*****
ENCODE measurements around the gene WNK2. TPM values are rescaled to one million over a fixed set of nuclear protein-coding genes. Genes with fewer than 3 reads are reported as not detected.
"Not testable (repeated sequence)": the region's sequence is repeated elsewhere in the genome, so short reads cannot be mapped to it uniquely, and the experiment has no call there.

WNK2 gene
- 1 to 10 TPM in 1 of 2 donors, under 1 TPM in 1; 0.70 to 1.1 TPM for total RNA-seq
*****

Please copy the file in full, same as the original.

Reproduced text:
ENCODE measurements around the gene WNK2. TPM values are rescaled to one million over a fixed set of nuclear protein-coding genes. Genes with fewer than 3 reads are reported as not detected.
"Not testable (repeated sequence)": the region's sequence is repeated elsewhere in the genome, so short reads cannot be mapped to it uniquely, and the experiment has no call there.

WNK2 gene
- 1 to 10 TPM in 1 of 2 donors, under 1 TPM in 1; 0.70 to 1.1 TPM for total RNA-seq